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Research Snapshot: New microscopy technique unveils feature that can shape applications of a class of quantum materials

Posted by on Friday, April 23, 2021 in News.

A team of researchers led by Oak Ridge National Laboratory microscopist Miaofang Chi and Vanderbilt theoretical physicist Sokrates Pantelides has used a new Scanning Transmission Electron Microscope technique to image the electron distribution in ionic compounds known as electrides— especially the electrons that float loosely within pockets and appear separate from the atomic network.

Miaofang Chi; Sokrates Pantelides (Vanderbilt University)

The new technique, Differential Phase Contrast in STEM, measures and maps electric fields and charge distributions inside a material. The study is the first time that DPC has been used in this way. By analyzing charge images of dozens of such channels, the team found that only some contain the negative charge predicted by theoretical calculations, while others have significantly less negative or even a small concentration of positive charge. Pantelides’ decades of experience with hydrogen led to the suggestion that traces of hydrogen, which are essentially impossible to eliminate, are responsible for the observed inhomogeneity, and subsequent detailed calculations confirmed the hypothesis. Neutron scattering experiments provided evidence in support of the hydrogen scenario.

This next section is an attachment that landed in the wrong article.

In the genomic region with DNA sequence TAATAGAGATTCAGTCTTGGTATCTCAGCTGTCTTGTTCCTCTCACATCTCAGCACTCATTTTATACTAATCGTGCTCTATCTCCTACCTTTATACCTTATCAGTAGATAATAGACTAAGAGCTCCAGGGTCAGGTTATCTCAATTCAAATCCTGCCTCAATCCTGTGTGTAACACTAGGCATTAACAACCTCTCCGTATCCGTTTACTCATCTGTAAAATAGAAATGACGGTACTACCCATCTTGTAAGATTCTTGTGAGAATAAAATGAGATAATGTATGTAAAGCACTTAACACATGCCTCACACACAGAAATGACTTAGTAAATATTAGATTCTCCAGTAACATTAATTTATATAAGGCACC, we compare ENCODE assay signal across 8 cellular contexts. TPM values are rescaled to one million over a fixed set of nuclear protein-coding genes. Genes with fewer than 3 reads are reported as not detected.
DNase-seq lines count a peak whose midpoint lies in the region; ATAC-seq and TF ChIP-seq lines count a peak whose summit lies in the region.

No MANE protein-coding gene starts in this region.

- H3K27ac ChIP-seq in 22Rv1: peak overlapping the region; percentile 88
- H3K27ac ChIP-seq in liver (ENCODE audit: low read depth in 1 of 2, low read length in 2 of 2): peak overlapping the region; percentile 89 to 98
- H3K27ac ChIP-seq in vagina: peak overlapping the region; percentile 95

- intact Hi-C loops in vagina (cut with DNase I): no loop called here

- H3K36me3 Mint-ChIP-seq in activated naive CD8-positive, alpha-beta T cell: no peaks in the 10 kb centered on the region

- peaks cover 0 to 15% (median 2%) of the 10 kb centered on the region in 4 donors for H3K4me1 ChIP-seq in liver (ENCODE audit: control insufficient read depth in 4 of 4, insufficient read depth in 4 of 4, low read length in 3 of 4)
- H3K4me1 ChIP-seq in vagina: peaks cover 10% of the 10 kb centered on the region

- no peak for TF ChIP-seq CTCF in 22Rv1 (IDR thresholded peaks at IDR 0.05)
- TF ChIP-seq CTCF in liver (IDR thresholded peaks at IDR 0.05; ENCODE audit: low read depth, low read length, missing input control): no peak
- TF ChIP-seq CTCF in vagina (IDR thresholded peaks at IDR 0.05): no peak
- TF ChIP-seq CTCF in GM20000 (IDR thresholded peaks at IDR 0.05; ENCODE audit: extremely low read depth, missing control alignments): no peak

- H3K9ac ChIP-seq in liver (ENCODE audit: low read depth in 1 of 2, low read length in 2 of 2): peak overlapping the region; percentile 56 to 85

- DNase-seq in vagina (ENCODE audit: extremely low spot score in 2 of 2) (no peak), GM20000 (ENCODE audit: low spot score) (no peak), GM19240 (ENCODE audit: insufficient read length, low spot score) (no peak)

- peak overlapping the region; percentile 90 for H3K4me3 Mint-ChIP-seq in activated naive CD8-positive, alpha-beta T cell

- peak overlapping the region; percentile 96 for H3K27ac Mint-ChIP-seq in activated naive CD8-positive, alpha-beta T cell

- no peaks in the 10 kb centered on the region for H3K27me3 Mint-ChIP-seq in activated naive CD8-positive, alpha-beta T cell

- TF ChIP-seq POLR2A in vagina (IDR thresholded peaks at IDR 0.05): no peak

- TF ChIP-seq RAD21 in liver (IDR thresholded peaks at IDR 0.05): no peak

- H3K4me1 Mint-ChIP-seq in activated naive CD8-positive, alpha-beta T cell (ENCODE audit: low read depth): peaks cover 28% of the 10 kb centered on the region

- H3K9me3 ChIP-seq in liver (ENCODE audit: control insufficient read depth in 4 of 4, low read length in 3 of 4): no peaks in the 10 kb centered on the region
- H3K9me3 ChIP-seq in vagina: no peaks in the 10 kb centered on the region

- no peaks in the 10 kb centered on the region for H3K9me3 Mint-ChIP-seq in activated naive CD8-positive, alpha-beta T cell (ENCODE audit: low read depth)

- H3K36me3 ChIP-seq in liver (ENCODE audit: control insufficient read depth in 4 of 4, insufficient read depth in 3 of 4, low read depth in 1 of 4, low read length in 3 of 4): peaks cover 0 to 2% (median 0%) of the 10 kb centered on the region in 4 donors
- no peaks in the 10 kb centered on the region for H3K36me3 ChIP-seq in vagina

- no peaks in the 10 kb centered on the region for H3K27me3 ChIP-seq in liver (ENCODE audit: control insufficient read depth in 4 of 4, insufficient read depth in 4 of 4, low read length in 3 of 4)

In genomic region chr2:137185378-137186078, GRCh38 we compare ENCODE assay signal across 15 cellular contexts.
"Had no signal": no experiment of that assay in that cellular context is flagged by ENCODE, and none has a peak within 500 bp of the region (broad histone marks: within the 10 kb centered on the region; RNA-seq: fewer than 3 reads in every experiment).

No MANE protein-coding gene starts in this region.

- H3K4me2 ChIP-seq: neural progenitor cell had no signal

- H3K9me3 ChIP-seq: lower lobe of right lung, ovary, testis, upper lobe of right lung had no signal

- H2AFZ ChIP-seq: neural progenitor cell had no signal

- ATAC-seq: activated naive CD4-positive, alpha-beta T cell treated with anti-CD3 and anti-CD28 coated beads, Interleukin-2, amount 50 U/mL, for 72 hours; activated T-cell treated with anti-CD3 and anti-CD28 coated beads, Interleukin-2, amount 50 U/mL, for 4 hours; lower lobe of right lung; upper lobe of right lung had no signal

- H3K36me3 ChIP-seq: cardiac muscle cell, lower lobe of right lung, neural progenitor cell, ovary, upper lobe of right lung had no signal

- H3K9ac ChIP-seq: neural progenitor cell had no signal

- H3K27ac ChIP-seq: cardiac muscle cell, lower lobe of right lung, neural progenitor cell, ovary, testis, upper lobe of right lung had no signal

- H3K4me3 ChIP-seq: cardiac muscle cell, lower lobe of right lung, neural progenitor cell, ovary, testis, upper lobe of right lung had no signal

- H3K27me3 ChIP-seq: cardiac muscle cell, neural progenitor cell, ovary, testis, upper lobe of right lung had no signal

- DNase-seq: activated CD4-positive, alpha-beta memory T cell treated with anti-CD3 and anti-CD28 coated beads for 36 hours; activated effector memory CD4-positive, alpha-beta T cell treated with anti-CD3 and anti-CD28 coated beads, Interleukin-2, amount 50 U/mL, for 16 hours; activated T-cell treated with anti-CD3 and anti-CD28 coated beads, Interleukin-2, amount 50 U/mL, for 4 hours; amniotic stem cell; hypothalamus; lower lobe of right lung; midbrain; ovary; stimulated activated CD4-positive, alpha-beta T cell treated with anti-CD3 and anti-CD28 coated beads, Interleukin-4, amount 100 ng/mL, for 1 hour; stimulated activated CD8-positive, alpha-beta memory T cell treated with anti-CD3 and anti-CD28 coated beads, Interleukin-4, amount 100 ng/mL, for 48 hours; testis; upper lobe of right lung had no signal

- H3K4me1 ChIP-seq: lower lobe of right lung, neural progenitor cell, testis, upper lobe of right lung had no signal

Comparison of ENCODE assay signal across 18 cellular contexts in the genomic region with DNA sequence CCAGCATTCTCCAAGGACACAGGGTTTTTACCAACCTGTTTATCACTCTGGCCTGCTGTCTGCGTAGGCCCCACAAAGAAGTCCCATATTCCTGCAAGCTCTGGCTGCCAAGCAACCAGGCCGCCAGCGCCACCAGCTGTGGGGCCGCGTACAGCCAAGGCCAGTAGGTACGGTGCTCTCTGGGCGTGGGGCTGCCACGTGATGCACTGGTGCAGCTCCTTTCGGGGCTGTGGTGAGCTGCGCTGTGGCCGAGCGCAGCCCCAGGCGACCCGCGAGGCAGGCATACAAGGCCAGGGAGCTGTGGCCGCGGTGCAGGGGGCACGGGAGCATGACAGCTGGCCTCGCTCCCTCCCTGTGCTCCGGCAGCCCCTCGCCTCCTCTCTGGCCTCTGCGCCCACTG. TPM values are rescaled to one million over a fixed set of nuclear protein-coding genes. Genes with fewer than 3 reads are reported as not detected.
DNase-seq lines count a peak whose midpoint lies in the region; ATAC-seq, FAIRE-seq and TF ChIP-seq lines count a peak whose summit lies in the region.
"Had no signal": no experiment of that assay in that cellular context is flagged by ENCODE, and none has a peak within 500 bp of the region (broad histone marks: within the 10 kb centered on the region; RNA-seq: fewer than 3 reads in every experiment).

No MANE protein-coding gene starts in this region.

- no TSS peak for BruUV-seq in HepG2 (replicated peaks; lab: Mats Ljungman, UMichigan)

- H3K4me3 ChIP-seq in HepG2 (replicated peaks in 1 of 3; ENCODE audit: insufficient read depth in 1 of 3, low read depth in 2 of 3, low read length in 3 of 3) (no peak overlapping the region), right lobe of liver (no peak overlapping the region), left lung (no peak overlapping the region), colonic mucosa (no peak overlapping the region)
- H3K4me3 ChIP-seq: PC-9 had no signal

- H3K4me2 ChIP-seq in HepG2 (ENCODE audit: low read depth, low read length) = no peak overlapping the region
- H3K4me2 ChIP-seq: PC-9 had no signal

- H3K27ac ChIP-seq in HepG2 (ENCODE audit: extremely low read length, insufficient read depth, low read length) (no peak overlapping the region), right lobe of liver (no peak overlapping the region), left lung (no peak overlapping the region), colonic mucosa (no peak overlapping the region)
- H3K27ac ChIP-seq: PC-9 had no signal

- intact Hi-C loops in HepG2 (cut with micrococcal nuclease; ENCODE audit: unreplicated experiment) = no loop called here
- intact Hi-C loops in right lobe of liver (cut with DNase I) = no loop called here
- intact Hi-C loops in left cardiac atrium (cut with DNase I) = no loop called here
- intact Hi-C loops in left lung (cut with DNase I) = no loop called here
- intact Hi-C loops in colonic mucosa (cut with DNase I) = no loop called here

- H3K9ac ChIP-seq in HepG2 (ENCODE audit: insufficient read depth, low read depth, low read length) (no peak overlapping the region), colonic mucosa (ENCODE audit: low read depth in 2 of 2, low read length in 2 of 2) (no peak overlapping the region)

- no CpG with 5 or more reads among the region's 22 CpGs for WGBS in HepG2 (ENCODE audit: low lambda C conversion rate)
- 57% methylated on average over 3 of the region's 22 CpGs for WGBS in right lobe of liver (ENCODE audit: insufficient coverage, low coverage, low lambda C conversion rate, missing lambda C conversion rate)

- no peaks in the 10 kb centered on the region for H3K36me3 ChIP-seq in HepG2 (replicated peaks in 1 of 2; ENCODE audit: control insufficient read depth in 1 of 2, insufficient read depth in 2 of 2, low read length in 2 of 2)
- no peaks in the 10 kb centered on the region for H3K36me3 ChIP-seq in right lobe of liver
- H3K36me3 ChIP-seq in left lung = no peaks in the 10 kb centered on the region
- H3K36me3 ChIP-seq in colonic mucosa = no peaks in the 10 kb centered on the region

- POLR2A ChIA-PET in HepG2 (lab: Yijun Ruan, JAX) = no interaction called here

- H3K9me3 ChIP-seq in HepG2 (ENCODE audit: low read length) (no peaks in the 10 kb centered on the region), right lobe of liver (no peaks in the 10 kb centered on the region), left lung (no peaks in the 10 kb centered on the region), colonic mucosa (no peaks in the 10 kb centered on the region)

Charge density map of a large area of the material showing an inhomogeneous profile across the center of the interstitial columns. Zoomed-in views of columns yield quantitative measures of the unexpected inhomogeneity across the entire dataset. Line profiles (red) across the column centers compared with the theoretically predicted charge (black, labeled DFT) show that significant deviations exist in some columns. A theoretical explanation that the deviation is caused by the presence of hydrogen traces was subsequently corroborated by neutron scattering experiments. (Zheng, et al.)

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